Engineers are using artificial intelligence to help, but whilst the AI has been effective, it’s drawn serious criticism, surfaced by whistle-blower Frances Haugen, a former Product Manager at Facebook.
Haugen told the UK Parliament Joint Committee last year only “3-5%” of hate speech was actually being taken down. Haugen also claimed that, like most social networks, Facebook’s algorithms are centred around engagement, but that it knew anger was key to keeping people on it.
Facebook’s CEO Mark Zuckerberg denied Haugen’s claims, stating: “The argument that we deliberately push content that makes people angry for profit is deeply illogical. We make money from ads, and advertisers consistently tell us they don’t want their ads next to harmful or angry content.”
Lest we forget Twitter
With ultimate tech bro Elon Musk now at the helm, the Republican-supporting “free speech absolutist” plans to bring back more previously banned users, and perhaps unsurprisingly hate speech has reportedly risen during his takeover.
Twitter’s hateful conduct policy states: “[it prohibits] the dehumanization of a group of people based on their religion, caste, age, disability, serious disease, national origin, race, ethnicity, gender, gender identity, or sexual orientation”.
Twitter acknowledges, “Research has shown that some groups of people are disproportionately targeted with abuse online. This includes; women”.
It’s widely understood that people say and do things online that they would never out and about in the public arena – something known as the ‘Online Disinhibition Effect’ kicks in, which academics have been studying for years.
But as the distinction between our physical and online lives grows ever opaquer, could misogynistic cyberhate transcend its pixels and bleed out into our offline environment?
“That disinhibition that happens online has now kind of spread its wings and it now actually is in the public square.” said Baroness Kennedy.
“It lives in our playgrounds, it lives outside clubs, inside clubs, in bars and in places where people gather.”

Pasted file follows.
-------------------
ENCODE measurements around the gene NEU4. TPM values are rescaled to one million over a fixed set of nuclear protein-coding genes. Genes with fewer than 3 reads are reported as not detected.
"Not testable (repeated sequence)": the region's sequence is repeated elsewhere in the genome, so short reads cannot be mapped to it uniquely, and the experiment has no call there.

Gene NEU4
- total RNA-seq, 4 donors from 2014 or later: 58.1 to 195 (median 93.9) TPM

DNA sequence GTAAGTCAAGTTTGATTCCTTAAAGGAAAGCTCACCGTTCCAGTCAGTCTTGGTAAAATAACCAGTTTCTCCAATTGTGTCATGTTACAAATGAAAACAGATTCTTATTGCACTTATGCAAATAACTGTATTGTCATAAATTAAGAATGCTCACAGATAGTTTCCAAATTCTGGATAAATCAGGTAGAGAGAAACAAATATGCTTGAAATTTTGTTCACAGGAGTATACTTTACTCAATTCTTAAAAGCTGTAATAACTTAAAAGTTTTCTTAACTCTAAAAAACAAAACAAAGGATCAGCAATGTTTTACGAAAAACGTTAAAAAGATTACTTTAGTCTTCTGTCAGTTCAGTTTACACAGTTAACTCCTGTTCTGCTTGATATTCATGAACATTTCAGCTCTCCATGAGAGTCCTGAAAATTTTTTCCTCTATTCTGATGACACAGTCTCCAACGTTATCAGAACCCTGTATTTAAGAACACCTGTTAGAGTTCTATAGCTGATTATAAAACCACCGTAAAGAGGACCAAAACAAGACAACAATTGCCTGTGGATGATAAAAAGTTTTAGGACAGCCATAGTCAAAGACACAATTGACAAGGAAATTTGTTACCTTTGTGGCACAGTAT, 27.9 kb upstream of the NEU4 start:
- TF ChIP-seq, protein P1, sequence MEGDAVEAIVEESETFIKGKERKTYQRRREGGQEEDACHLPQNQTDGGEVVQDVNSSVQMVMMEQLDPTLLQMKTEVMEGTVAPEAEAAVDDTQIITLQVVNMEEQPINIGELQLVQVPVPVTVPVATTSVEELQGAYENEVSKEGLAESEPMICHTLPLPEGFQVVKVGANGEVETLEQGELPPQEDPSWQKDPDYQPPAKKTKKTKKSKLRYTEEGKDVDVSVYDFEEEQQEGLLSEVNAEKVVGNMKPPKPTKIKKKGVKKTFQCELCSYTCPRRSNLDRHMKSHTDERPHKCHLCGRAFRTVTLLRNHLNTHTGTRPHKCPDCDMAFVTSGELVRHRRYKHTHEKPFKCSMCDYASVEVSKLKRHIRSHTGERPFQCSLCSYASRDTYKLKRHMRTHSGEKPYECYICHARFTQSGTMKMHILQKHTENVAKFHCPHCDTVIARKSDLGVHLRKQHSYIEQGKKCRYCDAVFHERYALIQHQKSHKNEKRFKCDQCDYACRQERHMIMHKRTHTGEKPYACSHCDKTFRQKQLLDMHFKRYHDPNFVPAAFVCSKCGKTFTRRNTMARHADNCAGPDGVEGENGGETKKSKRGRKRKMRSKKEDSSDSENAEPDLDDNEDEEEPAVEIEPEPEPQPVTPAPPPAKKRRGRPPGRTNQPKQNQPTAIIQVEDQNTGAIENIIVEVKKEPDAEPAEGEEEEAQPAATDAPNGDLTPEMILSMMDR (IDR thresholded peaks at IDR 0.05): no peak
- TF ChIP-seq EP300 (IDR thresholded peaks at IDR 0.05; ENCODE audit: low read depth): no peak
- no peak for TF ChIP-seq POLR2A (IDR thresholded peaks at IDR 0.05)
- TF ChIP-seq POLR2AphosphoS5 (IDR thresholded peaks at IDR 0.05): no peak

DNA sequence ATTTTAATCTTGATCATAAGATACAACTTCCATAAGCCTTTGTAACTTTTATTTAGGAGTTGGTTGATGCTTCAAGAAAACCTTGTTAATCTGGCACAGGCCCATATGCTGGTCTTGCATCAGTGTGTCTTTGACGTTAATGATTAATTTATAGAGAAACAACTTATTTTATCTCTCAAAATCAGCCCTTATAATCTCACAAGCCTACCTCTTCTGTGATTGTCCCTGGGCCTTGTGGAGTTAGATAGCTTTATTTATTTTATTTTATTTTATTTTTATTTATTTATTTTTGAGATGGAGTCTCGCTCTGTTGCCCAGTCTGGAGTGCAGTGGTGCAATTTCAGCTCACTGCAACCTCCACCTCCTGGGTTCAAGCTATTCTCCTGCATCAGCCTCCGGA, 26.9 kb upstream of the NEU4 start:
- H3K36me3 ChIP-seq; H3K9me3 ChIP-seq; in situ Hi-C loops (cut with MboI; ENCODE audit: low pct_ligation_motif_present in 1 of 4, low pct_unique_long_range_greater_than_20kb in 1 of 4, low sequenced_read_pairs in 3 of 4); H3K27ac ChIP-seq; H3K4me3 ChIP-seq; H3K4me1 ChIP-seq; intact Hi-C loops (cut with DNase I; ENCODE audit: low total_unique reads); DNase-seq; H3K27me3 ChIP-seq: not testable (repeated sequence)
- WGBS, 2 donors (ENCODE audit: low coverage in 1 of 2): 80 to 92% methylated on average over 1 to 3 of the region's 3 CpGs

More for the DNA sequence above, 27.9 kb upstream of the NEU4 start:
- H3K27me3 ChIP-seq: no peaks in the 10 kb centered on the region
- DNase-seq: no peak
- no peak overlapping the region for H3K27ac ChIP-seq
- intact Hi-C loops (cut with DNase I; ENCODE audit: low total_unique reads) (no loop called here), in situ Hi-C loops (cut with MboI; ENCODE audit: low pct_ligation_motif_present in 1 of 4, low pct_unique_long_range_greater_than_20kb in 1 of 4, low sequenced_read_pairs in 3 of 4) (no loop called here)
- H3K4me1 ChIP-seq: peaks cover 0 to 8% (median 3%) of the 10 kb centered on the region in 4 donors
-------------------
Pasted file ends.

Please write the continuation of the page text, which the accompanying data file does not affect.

The Baroness is recommending a new Scottish law aimed at tackling misogyny both online and off. She calls for a shift in mindset, new police training and new education within the school curriculum are needed in the long term.
But as social media use continues to explode and we venture into the ‘metaverse’ – or at least invest and interact more in increasingly sophisticated gamified and tokenised virtual worlds – misogynistic abuse is anticipated by some as not simply possible, but inevitable.
Early experiments haven’t gone well, with reports of sexual harassment and toxic misogyny already infiltrating virtual reality experiences. That said, some early major investors are proceeding with promising caution.
The tech tides are turning
Facebook, Google, Twitter and TikTok have signed up to a pledge, led by the World Wide Web Foundation, to fix persistent weaknesses in how they tackle online gender-based violence. Plans to improve reporting tools and implement better blocking controls are being rolled out.
Of course, not all men are the problem and obviously men receive sexist abuse too, but lads, if you’re reading this, it’s time to tidy up our timelines.
Whenever you come across demeaning, sexist, threatening language or harassment online, call it out. Flag it as inappropriate. Unfollow bad eggs. Use your online safety tools and help spread the word.
Set an example. If your mate posts abuse, have a word.
Refrain from posting misogynistic comments yourself and abstain from sharing them.
Don’t engage. Don’t be that guy.
Police Scotland advice on staying safe on social media
Police Scotland advice on general internet safety
You can find advice and information on the Police Scotland website
Call Police Scotland on 101 or contact the Rape Crisis Scotland national helpline for free on 08088 01 03 02 (daily 5pm-12 midnight).
In an emergency always call 999.